The battle for pipeline supremacy in the Permian is really heating up. From Cactus II, to EPIC, to Gray Oak, to a bevy of upcoming expansions and a couple of longer-term behemoth greenfield projects, there are multiple new takeaway options for Permian producers. But could it all be coming online at the wrong time? If there’s one thing we’ve learned from third-quarter earnings calls and recent conversations with producers, it’s that balance-sheet management and fiscal conservativism are top of mind right now. As a result, drilling plans and production growth expectations have been tamped down considerably for 2020 and beyond. Midstreamers and pipeline companies in the Permian are responding quickly. Tariffs are being slashed, margins are getting cut, and competition for West Texas barrels is fierce. Today, we look at recent developments and what they’ll mean for revenues and market differentials heading into the New Year.
Several Permian-focused exploration and production (E&P) companies’ stocks took a hit after third-quarter investor calls revealed their previous production targets had been missed, or that upcoming goals would be lowered. While Permian wells are still highly productive, producers there are being pressured by Wall Street to focus less on absolute productivity, and more on profitability and financial sustainability. As a result, in their earnings calls, many producers announced lower capital budgets for 2020 and scaled-back drilling plans. Further, productivity improvements are having less of an impact than they did a couple of years ago when the basin was ramping up, meaning that lower producer activity will not be offset as much by increasing well results. The cumulative effect of initial decline rates on all of the recently drilled wells in the Permian is huge, so you need to keep completing more and more wells to keep production numbers increasing. The production treadmill that E&Ps are on is getting faster as the proportion of new wells (experiencing typically much higher decline rates) to legacy wells (whose decline rates have leveled off) has increased, and producers are having a harder time staying on it while keeping their investors happy.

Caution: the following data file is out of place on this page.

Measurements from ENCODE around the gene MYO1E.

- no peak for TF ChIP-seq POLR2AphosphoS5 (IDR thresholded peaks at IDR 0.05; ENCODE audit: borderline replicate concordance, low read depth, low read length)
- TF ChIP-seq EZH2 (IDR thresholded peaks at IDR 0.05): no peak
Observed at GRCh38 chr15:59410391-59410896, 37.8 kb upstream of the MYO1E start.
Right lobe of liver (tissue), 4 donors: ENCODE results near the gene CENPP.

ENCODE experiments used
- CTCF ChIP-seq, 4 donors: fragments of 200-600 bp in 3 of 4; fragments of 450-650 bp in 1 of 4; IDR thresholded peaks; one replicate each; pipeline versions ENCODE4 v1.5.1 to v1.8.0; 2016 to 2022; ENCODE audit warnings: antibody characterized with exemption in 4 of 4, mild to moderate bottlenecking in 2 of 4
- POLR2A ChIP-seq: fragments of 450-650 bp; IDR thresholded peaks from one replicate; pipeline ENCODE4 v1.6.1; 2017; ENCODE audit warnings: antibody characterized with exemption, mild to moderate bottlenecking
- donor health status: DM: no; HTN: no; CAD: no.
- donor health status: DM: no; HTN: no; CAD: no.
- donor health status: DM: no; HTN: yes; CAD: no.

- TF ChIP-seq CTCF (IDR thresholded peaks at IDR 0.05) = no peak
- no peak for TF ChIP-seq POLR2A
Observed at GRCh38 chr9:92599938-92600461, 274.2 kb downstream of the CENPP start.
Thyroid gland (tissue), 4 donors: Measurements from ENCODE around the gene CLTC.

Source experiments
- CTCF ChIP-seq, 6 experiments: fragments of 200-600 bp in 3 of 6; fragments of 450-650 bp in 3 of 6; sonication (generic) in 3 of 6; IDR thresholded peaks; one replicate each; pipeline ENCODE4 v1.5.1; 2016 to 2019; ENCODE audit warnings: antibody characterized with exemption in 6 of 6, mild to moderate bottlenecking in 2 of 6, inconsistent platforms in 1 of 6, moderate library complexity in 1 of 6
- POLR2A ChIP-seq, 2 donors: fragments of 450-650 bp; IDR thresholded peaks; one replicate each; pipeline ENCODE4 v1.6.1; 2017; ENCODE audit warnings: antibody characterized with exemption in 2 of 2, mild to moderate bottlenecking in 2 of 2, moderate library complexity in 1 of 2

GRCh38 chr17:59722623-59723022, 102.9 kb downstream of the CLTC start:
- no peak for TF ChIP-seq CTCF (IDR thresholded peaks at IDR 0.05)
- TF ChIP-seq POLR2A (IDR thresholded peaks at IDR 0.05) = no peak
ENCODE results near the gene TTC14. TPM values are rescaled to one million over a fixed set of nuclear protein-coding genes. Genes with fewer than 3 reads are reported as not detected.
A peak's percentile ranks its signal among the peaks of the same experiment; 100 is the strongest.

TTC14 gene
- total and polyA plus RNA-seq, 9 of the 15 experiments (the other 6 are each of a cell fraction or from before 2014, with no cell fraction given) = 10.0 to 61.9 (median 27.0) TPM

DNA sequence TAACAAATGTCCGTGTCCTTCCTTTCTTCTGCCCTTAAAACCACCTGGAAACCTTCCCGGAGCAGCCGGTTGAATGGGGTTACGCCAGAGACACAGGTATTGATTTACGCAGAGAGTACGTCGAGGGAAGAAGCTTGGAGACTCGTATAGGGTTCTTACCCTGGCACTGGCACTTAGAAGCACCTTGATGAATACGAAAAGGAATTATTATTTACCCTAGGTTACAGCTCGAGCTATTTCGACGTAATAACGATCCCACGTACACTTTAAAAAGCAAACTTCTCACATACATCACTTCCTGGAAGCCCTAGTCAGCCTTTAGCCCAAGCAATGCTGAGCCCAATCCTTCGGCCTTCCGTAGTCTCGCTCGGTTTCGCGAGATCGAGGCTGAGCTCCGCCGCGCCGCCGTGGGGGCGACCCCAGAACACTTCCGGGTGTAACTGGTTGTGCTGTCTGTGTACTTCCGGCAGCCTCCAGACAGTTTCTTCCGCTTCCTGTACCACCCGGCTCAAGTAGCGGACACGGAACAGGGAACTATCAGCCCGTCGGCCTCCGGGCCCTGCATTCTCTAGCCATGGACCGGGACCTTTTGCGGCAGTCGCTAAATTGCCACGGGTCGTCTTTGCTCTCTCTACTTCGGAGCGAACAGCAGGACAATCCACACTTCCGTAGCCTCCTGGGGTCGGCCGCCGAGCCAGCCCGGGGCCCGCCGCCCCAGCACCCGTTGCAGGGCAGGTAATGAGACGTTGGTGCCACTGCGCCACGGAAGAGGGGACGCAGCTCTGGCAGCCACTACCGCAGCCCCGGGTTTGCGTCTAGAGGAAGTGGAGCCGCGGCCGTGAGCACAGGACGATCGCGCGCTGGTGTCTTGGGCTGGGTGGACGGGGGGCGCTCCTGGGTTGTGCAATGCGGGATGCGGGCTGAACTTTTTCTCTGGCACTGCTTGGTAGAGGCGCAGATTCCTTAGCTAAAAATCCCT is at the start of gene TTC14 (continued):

This producer paradigm shift is occurring right after a number of midstream companies made major investments in the Permian to build-out new pipeline takeaway capacity. Those pipes were lusted after by producers less than a year ago when supply growth was outpacing available takeaway capacity. But now, with ample space open and production rates getting tougher to maintain, midstreamers are locked in a tough competition for smaller and smaller subsets of incremental production. In Part 1 of this series, we discussed the potential overbuild facing Permian takeaway pipelines being developed to serve the Gulf Coast market. In our view, that scenario is a realistic one, even after assuming Permian production growth of almost 2 MMb/d between October 2019 and year-end 2021.
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